Red Onion Jam
1 tablespoon oil (I prefer coconut oil)
3 large red onions, sliced thin
1/3 cup sugar
1 bay leaf
1 cinnamon stick
1/4 teaspoon salt
Put the oil, onions, sugar, bay leaf, cinnamon stick and salt in a sauté pan, making sure the bay leaf and cinnamon are tucked under the onions, and cover with a lid. Place the pan over medium low heat and cook covered until the onions are very soft (20-30 minutes). Remove the lid and turn up the heat to medium-high. Reduce the jam, stirring constantly until you have a thick glossy jam. This one goes in the fridge and should be eaten within a week or so.
1 3/4 cups tomato juice
1/2 cup strained fresh lemon juice
2 teaspoons Tabasco sauce
4 cups sugar
1 pouch (3 oz.) liquid fruit pectin
Combine all ingredients except pectin. Stir over high heat until mixture reaches a full boil. Stir in pectin and bring again to a full boil for 1 minute, stirring constantly. Remove from heat. Stir and skim for about 3 minutes. Pour into sterile jars, leaving 1/8″ headspace. Wipe jar rims, adjust lids and rings.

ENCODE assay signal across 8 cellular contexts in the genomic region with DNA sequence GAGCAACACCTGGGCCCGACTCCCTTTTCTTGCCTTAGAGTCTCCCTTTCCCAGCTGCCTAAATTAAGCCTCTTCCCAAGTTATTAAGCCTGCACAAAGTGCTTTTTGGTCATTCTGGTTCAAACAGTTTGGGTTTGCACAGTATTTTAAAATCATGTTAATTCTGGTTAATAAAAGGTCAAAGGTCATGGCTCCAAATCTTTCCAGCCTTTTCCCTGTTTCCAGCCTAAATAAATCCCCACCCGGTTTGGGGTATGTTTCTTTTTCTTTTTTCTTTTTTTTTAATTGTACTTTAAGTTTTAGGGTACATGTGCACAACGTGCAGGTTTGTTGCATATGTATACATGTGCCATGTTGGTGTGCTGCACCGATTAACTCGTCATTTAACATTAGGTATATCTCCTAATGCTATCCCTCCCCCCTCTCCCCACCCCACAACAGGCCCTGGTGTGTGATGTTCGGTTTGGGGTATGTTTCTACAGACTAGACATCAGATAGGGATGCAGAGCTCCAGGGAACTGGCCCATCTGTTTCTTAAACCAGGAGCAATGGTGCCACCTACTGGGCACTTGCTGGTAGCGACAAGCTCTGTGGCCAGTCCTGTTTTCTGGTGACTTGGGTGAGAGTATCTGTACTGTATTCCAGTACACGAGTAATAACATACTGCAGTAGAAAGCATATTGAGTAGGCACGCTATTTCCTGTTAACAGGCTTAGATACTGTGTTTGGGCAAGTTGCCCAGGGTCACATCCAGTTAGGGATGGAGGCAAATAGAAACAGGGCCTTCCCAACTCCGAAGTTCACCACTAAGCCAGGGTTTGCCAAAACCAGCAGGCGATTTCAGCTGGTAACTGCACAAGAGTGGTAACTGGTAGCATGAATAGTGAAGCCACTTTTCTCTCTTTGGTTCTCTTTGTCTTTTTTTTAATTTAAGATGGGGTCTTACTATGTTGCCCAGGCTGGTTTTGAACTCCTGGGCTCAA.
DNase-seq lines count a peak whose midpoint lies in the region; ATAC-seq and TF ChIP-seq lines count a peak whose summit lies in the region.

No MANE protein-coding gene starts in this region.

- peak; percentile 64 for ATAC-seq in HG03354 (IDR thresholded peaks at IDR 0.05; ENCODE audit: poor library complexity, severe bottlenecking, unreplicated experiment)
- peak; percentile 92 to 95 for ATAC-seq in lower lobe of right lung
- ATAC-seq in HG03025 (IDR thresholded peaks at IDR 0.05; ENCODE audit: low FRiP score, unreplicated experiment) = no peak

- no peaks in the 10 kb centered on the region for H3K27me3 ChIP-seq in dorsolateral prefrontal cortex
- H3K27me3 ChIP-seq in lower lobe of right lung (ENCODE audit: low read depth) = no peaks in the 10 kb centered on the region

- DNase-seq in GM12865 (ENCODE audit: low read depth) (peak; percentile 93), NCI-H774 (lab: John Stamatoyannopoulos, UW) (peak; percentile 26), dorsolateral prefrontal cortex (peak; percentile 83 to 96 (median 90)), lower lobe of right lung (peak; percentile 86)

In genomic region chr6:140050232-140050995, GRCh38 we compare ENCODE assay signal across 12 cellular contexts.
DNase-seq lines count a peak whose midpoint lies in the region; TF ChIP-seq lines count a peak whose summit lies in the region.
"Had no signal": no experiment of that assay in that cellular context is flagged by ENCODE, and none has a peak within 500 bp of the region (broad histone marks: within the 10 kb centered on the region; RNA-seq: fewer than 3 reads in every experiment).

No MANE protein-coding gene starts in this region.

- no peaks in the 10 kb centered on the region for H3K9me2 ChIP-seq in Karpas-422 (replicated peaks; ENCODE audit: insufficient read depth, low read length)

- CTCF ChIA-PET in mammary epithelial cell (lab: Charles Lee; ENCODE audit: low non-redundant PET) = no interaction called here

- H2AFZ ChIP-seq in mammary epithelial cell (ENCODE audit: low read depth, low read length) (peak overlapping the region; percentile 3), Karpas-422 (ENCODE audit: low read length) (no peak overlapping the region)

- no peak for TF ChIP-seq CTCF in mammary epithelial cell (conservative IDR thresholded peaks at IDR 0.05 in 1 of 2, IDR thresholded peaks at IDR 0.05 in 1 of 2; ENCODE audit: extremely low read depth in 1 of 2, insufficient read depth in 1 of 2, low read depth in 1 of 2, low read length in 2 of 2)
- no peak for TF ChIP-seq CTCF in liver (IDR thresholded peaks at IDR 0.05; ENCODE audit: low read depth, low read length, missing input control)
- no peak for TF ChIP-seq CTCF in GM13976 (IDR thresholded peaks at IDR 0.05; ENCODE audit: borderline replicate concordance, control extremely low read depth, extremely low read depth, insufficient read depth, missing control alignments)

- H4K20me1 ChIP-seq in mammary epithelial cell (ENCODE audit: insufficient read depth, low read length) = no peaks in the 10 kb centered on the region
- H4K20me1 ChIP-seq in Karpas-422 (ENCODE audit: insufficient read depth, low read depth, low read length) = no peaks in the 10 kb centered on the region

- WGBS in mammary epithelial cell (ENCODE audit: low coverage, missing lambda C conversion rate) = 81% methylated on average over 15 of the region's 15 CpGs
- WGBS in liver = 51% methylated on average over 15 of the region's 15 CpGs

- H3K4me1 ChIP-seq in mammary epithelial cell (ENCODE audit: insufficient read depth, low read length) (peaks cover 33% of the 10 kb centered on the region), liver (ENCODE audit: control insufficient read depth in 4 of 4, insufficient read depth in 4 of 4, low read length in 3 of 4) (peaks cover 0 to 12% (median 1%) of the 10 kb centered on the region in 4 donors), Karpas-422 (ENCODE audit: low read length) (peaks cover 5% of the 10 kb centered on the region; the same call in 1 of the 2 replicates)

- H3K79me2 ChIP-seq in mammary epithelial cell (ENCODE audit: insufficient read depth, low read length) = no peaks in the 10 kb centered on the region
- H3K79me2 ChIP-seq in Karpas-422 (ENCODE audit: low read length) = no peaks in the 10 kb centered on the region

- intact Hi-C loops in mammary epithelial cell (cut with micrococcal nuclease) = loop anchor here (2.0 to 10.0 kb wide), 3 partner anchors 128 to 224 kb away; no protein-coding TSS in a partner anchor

Thoroughly wash 4-5 red beets. Cover with water and boil till tender (20-30 minutes). Strain juice. Slip skins from beets and use as buttered or Harvard beets.
4 cups beet juice
1 cup lemon juice (may use bottled)
7 cups sugar
1 pkg. powdered pectin
Combine all ingredients except pectin. Stir over high heat until mixture reaches a full boil. Stir in pectin and bring again to a full boil for 1 minute, stirring constantly. Remove from heat. Stir and skim for about 3 minutes. Pour into sterile jars, leaving 1/8″ headspace. Wipe jar rims, adjust lids and rings. This one gives you double duty from the beets.
Corn Cob Jelly
Cover 6-12 fresh or clean dry corn cobs with water and boil 15 minutes. Strain juice through cloth bag.
3 cups juice
3/4 cup sugar
1 pkg. powdered pectin
Combine all ingredients except pectin. Stir over high heat until mixture reaches a full boil. Stir in pectin and bring again to a full boil for 3 minutes, stirring constantly. Remove from heat. You can tint it with food coloring at this point if you want to. Stir and skim for about 3 minutes. Pour into sterile jars, leaving 1/8″ headspace. Wipe jar rims, adjust lids and rings.
3 cups sugar
2 cups wine, any kind
1 pouch liquid pectin
Mix wine and sugar in a saucepan. Heat over medium heat until the sugar is dissolved and the liquid has just started to boil (you don’t want to boil the alcohol away). Stir in the liquid pectin until thoroughly dissolved. Pour into prepared jars, wipe rims and seal. I don’t drink wine, but I use a bit in cooking (and then have leftovers), people often bring some to a party or give me some as a present. This is a great way to use it.